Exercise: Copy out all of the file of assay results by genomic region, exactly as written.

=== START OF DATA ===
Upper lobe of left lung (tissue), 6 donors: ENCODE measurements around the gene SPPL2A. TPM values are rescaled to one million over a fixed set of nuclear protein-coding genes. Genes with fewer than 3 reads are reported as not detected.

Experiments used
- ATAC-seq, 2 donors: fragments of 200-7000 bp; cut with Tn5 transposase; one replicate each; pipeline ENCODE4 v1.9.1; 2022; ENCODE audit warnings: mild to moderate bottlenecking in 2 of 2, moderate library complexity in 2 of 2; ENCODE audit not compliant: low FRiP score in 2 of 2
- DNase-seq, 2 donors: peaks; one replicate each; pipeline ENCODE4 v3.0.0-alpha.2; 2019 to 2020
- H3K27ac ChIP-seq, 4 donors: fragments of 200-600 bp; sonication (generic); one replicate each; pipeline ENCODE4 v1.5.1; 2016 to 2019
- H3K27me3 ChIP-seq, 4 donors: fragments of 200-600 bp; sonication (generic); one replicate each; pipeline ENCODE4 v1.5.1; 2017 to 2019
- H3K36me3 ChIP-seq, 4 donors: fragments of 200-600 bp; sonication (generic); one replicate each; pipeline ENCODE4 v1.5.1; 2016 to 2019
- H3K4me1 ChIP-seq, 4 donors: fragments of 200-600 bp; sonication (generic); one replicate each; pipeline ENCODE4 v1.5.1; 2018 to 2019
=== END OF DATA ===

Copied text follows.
Upper lobe of left lung (tissue), 6 donors: ENCODE measurements around the gene SPPL2A. TPM values are rescaled to one million over a fixed set of nuclear protein-coding genes. Genes with fewer than 3 reads are reported as not detected.

Experiments used
- ATAC-seq, 2 donors: fragments of 200-7000 bp; cut with Tn5 transposase; one replicate each; pipeline ENCODE4 v1.9.1; 2022; ENCODE audit warnings: mild to moderate bottlenecking in 2 of 2, moderate library complexity in 2 of 2; ENCODE audit not compliant: low FRiP score in 2 of 2
- DNase-seq, 2 donors: peaks; one replicate each; pipeline ENCODE4 v3.0.0-alpha.2; 2019 to 2020
- H3K27ac ChIP-seq, 4 donors: fragments of 200-600 bp; sonication (generic); one replicate each; pipeline ENCODE4 v1.5.1; 2016 to 2019
- H3K27me3 ChIP-seq, 4 donors: fragments of 200-600 bp; sonication (generic); one replicate each; pipeline ENCODE4 v1.5.1; 2017 to 2019
- H3K36me3 ChIP-seq, 4 donors: fragments of 200-600 bp; sonication (generic); one replicate each; pipeline ENCODE4 v1.5.1; 2016 to 2019
- H3K4me1 ChIP-seq, 4 donors: fragments of 200-600 bp; sonication (generic); one replicate each; pipeline ENCODE4 v1.5.1; 2018 to 2019